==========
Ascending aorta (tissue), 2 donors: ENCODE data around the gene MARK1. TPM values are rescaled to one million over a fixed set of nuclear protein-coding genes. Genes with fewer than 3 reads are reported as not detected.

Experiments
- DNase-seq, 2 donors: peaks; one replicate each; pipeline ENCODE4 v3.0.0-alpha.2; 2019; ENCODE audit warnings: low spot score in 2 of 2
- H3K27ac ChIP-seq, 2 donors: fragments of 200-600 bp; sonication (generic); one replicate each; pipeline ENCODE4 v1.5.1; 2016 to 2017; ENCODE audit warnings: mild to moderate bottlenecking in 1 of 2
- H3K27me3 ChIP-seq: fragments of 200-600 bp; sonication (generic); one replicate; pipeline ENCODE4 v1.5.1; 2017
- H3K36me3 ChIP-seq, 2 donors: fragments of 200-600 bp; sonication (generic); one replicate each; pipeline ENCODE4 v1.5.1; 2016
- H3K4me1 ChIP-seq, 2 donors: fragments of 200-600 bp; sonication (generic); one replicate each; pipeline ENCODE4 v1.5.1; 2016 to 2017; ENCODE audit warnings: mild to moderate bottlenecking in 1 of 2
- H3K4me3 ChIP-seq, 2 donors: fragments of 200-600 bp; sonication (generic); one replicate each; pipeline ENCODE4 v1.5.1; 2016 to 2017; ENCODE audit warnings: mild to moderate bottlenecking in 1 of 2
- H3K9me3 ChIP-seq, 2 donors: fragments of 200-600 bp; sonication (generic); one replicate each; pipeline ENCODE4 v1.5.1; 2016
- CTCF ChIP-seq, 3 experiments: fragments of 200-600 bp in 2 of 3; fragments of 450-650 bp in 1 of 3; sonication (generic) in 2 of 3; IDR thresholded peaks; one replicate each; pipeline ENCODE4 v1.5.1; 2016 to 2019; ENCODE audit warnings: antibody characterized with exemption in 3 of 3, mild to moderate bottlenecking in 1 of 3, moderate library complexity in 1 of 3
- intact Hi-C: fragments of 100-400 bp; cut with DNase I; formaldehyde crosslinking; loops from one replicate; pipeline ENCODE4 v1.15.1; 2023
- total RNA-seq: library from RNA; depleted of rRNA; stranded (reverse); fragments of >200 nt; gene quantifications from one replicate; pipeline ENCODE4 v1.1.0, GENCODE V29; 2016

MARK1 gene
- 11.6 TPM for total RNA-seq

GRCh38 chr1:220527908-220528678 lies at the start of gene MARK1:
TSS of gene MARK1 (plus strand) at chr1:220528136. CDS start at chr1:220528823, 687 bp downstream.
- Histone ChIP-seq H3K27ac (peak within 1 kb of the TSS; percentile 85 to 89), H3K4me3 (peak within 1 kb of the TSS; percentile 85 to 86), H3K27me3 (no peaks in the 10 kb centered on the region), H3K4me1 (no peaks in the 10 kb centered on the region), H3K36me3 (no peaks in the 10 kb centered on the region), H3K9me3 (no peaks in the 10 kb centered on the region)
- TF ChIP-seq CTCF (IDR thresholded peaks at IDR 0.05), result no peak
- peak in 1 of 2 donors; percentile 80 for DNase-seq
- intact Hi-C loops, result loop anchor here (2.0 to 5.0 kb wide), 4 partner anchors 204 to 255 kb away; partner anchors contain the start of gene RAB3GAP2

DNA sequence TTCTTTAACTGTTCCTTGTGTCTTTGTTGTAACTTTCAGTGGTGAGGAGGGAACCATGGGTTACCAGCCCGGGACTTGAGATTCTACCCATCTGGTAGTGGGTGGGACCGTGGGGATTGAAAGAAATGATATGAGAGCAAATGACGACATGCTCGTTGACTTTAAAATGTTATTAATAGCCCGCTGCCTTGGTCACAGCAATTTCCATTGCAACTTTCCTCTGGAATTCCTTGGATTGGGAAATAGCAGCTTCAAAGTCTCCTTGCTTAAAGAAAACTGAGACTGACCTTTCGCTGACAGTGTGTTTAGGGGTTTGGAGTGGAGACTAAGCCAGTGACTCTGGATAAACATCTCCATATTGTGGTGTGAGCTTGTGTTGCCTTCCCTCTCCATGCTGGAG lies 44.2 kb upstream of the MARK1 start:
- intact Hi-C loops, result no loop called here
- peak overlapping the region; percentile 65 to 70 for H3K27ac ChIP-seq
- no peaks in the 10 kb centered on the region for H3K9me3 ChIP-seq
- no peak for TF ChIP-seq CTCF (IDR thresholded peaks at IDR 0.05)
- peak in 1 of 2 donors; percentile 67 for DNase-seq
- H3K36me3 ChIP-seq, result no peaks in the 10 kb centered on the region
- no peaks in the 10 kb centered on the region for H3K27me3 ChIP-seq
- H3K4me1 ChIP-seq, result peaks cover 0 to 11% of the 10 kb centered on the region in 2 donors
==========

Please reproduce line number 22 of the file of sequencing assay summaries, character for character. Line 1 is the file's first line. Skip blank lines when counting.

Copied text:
- intact Hi-C loops, result no loop called here